Just as Table Mountain, the natural protrusion, needs no introduction, neither does The Table Bay, the luxury hotel that dominates Cape Town’s V&A Waterfront (see a sunset view from the hotel, above). The whole Waterfront development, 123 ha in total, gets some 24 million visitors a year – it has contributed over $25 billion to South Africa’s economy in the last 15 years. The eight-floor Table Bay is slightly older: it was opened by Mandela in 1997 and Tricia Wilson’s designs have proved amazingly long-lasting (add to this the fact that GM Joanne Selby is obviously a maintenance minutiae addict as everything still looks brand new).
The whole world knew about the city’s appalling water crisis 15 months ago. Here, at the hotel, she and her team managed to cut the hotel’s usual usage by 50%. Today, notices in elevators are a reminder how much water a bath-tub uses. She has replaced fabric napkins by stylish non-linen napkins that apparently are made out of bamboo. They seemed to do the job just fine, and I gather guests complain. Similarly, Joanne Selby says her hotel’s orchids have given way to not-so-thirsty proteas. Along the same lines of community conscience, too, if you buy a pair of hotel-labelled Sexy Socks then a pair is given to a needy child.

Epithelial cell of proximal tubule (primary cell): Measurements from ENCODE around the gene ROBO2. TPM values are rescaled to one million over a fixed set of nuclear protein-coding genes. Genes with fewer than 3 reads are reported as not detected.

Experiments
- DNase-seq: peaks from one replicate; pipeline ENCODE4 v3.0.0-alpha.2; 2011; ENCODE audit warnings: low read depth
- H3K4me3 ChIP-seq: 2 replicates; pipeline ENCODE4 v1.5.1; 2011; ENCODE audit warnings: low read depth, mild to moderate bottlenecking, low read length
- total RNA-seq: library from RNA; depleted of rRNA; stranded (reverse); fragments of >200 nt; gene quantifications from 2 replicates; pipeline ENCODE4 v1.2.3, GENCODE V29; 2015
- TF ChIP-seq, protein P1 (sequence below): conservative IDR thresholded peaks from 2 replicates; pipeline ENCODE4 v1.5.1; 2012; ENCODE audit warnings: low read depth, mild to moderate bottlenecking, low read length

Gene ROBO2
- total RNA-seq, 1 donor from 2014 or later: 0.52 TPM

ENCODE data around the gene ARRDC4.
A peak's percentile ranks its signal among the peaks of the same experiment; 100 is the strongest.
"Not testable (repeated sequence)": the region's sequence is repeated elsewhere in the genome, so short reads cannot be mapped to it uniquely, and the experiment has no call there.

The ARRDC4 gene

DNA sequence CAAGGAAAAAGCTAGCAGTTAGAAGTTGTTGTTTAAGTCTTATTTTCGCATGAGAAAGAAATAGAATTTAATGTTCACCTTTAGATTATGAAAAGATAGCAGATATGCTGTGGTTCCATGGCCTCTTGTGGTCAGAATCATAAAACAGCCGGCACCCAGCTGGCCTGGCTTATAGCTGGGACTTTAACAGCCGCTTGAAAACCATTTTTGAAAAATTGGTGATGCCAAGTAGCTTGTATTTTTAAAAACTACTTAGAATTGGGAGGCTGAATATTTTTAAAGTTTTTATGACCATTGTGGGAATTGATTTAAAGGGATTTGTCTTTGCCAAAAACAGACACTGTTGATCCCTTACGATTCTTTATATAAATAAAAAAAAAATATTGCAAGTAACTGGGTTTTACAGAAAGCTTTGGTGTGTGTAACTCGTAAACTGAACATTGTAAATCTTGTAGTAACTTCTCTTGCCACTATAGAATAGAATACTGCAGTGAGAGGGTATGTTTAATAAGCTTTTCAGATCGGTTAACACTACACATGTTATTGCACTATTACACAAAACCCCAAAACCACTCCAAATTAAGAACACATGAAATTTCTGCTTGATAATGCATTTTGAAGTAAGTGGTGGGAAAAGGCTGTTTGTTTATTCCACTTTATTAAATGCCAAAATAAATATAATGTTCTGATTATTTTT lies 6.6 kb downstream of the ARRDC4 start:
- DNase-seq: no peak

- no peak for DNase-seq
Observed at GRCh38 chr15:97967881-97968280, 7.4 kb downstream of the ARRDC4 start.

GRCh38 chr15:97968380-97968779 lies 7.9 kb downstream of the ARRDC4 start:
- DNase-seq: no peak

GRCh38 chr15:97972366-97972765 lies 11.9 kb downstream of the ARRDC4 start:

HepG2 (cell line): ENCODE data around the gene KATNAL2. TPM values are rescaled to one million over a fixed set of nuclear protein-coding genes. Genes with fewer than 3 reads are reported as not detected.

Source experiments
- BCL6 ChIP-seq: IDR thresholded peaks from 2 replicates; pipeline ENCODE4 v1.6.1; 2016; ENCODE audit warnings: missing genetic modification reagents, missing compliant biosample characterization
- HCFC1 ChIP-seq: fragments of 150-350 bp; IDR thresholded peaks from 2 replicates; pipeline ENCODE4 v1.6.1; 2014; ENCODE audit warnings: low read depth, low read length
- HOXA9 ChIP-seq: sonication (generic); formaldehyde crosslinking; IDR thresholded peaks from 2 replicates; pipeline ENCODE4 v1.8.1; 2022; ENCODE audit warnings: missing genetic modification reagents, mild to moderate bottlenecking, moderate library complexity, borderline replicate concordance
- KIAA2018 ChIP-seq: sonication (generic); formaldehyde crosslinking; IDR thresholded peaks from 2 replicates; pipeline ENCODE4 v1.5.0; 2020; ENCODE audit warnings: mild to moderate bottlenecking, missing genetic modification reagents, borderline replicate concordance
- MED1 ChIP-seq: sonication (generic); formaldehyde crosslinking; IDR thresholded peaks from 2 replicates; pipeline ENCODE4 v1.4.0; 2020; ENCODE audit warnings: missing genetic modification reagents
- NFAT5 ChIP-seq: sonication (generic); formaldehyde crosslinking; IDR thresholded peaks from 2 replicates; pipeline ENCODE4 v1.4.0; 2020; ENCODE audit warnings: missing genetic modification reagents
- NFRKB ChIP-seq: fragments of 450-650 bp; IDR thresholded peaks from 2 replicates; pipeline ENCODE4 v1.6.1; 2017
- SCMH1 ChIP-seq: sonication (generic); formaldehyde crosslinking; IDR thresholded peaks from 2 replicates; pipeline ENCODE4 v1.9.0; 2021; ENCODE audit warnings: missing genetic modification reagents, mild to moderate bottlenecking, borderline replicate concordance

Despite the fact that it is only a few minutes’ walk from the hotel’s rear entrance to dozens of restaurants and bars along Waterfront boardwalks, the hotel’s restaurants and lounges do well. II arrived when afternoon tea, in a lobby lounge with working fire, was in full swing: history buffs could look up high, to a trio of paintings of historic vessels by local artist Peter Bilas, from left to right, the São Gabriel, 1497; the Johanna, 1671, and the CSS Alabama, 1862. We dined, later, in the hotel’s intimate Camissa, ‘deep water’ restaurant – in my case I went for Keshan Rambarun’s seafood platter, which went splendidly with Beyerskloof Pinotage Reserve 2017 from Stellenbosch.
Yes, although the hotel’s yellow and blue exterior does have a hint of such other boardwalk areas as Newport RI, there is a powerful sense of place here at this Cape Town hotel. See the video, below, of suite 834, which has several really large oils of the Drakensburgs and other scenes that could only be South Africa. And at breakfast in the Atlantic Grill the buffets were set in front of yet more scenic views. When I left, however, I had yet another view of Cape Town’s iconic logo, Table Mountain.
AND NOW SEE GORGEOUS TOP-FLOOR SUITE #834